The Westway smashed through every one of those aims. It was a new three-lane motorway within Ringway 1, specifically designed to help traffic reach Central London and bound to encourage commuting by car. It was elevated because that was cheaper than sinking it below ground, making it obvious and intrusive to surrounding neighbourhoods. And it ran through residential areas, pushed hard up against houses whose residents received no help.
Its journey through the planning process had been distant and uncooperative, dealing mainly with landowners when most people in this poor part of North Kensington were tenants. The GLC was at pains to state that they would help if they could, but they had never been given the extended powers they wanted.
So far was the Westway from the sort of urban roads that the roads lobby wanted to build in London that even the British Road Federation hated it.
Paved with good intentions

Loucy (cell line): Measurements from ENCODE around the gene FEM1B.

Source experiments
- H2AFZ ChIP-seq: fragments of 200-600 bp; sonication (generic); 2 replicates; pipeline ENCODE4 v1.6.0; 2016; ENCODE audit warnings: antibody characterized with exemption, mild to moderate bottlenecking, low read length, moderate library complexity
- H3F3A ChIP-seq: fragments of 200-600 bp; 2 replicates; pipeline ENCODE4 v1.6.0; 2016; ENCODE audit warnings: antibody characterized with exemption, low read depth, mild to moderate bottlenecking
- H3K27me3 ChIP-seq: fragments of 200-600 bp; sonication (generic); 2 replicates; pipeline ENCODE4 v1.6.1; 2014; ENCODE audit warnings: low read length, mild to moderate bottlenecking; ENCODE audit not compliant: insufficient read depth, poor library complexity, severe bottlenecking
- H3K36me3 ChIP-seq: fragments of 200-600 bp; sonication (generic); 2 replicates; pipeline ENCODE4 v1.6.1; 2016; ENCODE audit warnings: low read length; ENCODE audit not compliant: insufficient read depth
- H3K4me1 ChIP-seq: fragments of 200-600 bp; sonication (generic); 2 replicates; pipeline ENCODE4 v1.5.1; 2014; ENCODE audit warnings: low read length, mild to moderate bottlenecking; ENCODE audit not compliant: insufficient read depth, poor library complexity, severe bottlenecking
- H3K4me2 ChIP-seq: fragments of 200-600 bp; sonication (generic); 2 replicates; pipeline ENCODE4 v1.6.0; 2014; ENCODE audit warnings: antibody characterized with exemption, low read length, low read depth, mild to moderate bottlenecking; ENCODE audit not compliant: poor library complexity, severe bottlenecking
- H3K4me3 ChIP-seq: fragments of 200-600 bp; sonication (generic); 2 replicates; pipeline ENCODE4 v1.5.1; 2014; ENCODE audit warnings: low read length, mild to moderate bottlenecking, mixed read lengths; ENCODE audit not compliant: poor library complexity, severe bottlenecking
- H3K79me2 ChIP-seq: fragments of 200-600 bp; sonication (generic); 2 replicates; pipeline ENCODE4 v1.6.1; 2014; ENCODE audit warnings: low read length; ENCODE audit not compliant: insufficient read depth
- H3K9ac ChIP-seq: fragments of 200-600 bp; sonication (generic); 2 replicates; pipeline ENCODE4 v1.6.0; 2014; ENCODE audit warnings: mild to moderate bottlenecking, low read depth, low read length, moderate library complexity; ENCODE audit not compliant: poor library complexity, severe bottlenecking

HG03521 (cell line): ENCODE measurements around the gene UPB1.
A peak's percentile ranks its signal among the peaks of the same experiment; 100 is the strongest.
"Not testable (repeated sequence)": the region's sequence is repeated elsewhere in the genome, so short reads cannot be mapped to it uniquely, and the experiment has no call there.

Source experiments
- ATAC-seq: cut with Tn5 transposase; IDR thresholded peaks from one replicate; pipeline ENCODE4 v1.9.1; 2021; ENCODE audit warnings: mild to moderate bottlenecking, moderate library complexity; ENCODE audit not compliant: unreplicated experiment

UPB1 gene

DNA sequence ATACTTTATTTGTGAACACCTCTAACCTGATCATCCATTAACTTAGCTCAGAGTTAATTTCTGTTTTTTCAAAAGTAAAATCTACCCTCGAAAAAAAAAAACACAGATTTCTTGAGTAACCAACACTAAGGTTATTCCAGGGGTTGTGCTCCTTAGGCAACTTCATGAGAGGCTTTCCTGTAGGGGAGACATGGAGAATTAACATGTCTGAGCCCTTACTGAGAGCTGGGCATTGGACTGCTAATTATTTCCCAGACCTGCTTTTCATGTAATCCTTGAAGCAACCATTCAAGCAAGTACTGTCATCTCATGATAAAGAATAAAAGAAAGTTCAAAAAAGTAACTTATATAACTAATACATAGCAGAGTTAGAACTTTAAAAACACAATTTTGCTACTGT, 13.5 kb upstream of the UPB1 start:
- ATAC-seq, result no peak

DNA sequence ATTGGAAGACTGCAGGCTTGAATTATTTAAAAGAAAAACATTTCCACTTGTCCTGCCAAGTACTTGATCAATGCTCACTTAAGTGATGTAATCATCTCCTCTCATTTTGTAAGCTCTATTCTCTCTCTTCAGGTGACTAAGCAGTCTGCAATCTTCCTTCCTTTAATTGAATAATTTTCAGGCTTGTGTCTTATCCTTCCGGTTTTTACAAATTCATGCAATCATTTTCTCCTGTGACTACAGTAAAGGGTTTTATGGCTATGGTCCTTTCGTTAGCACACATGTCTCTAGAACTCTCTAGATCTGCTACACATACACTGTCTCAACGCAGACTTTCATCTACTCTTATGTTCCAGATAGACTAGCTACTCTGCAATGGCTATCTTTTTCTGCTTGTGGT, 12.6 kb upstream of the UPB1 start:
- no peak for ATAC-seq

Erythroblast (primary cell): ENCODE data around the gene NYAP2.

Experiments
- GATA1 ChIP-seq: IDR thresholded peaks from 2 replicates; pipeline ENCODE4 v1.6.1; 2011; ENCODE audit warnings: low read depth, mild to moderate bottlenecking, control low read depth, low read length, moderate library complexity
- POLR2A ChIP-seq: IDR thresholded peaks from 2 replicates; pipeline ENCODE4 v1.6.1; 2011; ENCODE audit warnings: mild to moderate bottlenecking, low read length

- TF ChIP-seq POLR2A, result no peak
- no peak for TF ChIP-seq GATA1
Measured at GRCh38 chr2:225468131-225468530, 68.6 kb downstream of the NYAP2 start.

Possibly the worst affected were the residents of Acklam Road. Their terraced houses faced the Westway directly, with traffic rushing by at 60mph just twelve metres from their upstairs windows. At night the line of huge sodium streetlights flooded their windows with a sickly orange glow, while all day the traffic noise was as loud as having a vacuum cleaner constantly switched on. Powerless to do much else, in July 1970 they mounted a protest during its opening ceremony. As the Minister stood to be photographed by the press, with the houses of Acklam Road visible behind him, they unveiled a banner from the rooftops that read “get us out of this hell - rehouse us now”.
Press coverage focussed on the protest, and reports about London’s newest road were overwhelmingly negative, with national newspapers carrying stories of the people now living in appalling conditions just so traffic could get to the Paddington Flyover more quickly. It wasn’t long before attempts were made to belatedly right some wrongs.